Everything You Need to Know About Uterine Fibroids

Everything You Need to Know About Uterine Fibroids

Health and Fitness August 5, 2015

Uterine fibroids surgery

If you have been diagnosed with a uterine fibroid, you are in good company. As many as 50% of all women have uterine fibroids. A uterine fibroid is a growth within the uterus made of muscle and connective tissue. Because they are often symptomless, women may carry uterine fibroids for years without knowing it. However, when the symptoms are felt, they can be a terrible experience. In some rare cases, uterine fibroids are even cancerous.

What are the Symptoms of Fibroids?
Uterine fibroids are often symptomless and only discovered during routine O.B.GYN check-ups. When symptoms of fibroids in uterus are experienced, it is usually caused when the fibroid grows to the point that it presses on other organs and makes them function improperly or causes pain. Uterine fibroids also cause excessive bloating and bleeding. It is unclear why fibroids cause excessive bleeding, but 46% of women who were diagnosed with uterine fibroids describe that as one of their symptoms.

What Uterine Fibroids Treatment Options are Available?
There are actually several uterine fibroids treatment options. Choosing the treatment plan best for you depends on the severity of the symptoms, the fibroid’s size and placement, how close you are to menopause, and your general health condition. Some treatment options commonly used include:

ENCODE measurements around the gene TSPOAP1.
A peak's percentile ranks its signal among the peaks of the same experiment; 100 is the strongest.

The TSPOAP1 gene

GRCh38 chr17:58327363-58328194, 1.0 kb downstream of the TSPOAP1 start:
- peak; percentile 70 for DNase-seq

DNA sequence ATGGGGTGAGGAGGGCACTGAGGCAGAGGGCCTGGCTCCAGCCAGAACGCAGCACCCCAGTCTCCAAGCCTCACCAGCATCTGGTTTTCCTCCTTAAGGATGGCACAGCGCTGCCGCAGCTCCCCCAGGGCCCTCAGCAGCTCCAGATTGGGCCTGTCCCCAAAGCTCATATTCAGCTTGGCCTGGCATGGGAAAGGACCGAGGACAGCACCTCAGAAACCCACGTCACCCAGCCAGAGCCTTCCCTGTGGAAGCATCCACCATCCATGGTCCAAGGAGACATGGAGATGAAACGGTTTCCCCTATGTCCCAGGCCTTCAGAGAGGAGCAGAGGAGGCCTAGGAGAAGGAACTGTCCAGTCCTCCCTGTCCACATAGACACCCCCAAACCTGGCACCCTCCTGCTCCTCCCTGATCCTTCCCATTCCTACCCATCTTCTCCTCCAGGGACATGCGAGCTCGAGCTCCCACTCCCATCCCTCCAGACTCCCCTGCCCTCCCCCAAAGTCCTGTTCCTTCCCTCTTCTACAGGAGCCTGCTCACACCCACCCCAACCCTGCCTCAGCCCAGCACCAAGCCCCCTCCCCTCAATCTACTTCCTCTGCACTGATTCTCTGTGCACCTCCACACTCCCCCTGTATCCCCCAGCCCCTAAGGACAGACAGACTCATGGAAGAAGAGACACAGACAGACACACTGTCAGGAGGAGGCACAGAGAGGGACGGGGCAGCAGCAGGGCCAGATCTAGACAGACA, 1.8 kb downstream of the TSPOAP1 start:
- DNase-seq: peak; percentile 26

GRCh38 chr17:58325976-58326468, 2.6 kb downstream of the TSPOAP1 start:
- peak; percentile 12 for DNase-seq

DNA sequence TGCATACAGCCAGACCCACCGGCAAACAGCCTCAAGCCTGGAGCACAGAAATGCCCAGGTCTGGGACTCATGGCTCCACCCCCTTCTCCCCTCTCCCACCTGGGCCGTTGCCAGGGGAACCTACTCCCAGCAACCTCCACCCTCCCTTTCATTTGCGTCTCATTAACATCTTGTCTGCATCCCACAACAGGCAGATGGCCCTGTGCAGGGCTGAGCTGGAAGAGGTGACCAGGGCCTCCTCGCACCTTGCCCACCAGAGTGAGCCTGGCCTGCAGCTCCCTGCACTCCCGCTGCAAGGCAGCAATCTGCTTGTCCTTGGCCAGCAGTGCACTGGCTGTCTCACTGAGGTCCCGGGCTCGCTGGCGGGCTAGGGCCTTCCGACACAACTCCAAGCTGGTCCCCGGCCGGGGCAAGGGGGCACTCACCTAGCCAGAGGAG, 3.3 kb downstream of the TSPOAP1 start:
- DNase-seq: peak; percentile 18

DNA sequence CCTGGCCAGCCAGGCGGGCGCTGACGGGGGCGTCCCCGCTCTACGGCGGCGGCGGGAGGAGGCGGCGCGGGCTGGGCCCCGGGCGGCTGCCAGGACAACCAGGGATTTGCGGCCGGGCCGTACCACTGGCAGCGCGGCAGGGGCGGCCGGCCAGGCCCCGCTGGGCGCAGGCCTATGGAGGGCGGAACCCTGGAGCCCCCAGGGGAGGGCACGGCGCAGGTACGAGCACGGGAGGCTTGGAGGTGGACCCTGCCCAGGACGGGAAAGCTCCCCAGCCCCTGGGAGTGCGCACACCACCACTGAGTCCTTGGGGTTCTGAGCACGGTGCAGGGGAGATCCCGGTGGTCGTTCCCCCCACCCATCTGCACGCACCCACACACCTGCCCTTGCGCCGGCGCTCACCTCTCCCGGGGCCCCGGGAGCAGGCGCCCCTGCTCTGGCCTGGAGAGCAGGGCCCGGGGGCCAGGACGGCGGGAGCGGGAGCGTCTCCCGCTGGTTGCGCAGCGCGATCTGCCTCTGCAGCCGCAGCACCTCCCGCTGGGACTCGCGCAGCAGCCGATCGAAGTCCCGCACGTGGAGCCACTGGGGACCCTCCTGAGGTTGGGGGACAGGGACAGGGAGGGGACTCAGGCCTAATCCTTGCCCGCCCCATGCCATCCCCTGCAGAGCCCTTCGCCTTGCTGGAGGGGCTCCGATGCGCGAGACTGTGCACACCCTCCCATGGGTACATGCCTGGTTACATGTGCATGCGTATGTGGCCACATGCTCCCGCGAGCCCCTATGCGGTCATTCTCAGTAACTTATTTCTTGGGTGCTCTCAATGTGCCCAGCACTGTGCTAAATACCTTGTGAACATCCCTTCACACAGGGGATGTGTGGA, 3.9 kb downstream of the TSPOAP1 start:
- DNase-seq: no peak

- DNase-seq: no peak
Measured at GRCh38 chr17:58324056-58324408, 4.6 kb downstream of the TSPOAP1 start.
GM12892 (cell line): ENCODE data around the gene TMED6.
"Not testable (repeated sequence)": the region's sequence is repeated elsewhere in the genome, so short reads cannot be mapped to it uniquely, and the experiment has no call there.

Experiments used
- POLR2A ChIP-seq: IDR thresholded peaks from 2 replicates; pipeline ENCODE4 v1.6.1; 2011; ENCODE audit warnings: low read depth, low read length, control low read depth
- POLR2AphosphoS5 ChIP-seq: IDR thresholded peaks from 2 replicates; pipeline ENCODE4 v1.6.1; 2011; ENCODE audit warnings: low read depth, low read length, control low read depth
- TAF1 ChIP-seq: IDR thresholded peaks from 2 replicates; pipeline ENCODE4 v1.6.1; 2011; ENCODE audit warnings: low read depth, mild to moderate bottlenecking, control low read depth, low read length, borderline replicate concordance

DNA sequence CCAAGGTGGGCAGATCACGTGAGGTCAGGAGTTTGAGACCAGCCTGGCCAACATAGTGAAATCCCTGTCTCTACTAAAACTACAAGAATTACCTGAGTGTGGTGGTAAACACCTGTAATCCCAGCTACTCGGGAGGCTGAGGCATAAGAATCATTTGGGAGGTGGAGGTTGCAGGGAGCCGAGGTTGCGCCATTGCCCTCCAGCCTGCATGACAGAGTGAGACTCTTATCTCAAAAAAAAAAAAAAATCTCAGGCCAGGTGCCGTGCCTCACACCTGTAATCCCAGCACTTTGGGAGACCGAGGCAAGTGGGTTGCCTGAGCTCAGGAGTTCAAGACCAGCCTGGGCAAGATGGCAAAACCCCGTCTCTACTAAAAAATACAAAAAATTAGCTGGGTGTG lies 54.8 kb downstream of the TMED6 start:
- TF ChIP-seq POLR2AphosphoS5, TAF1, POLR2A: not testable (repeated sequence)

Fibroid Removal Procedures
Surgical treatments for uterine fibroids removal depend on the severity of the problem:

  • Laparoscopy is used to remove small ovarian cysts through an incision in the patient’s navel.
  • Laparotomy is a surgical procedure that involves making a large incision in the patients abdominal wall to remove larger uterine cysts. This procedure is used for cysts that are potentially cancerous.
  • Hysterectomy is the complete removal of the uterus (and thus removal of cysts). Hysterectomy is the most common surgical treatment for uterine fibroid removal.

The invasive nature of these procedures result in longer for recovery times. Because they are so invasive, there are additional risks associated with them that a patient would not be exposed to with less invasive treatment plans.

Uterine Fibroid Embolization (UFE)
UFE is a procedure that injects embolic material into the fibroid through a catheter that is inserted into the artery through an incision in the thigh. The embolic material cuts off blood flow to the fibroid which causes it to shrink.

The benefit of UFE is that the uterus is preserved and it is less invasive than a hysterectomy. The downside to UFE is that the cases of fibroids reoccurring are particularly high; nearly 37% of patients end up having additional surgery to treat fibroids within three years of having UFE.

Radiofrequency Ablation
Radiofrequency ablation is a fairly new “knifeless” treatment of uterine fibroids that uses high intensity ultrasonic waves to heat the fibroid to temperatures between 149 and 185 degrees. The focused heat causes the fibroid to die without harming the surrounding tissue or organs. Radiofrequency ablation is so non-invasive that the patient is not given general anesthetic and is able to go home a few hours following the procedure. Patients who get radiofrequency ablation can usually resume regular activity within 5-9 days.

Talk to your doctor about being tested for uterine fibroid if you have heavy and painful periods that last longer than 7 days, persistent pelvic pain, difficulty using the restroom, or spotting between periods. Discussing uterine fibroids treatment options with your doctor could make a huge difference.